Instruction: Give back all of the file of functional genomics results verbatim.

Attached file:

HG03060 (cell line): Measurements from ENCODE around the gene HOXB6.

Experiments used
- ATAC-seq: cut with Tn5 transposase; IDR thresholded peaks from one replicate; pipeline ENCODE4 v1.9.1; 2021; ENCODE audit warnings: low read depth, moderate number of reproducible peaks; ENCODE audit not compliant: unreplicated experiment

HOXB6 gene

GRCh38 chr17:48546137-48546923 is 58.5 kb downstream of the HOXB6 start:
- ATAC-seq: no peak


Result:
HG03060 (cell line): Measurements from ENCODE around the gene HOXB6.

Experiments used
- ATAC-seq: cut with Tn5 transposase; IDR thresholded peaks from one replicate; pipeline ENCODE4 v1.9.1; 2021; ENCODE audit warnings: low read depth, moderate number of reproducible peaks; ENCODE audit not compliant: unreplicated experiment

HOXB6 gene

GRCh38 chr17:48546137-48546923 is 58.5 kb downstream of the HOXB6 start:
- ATAC-seq: no peak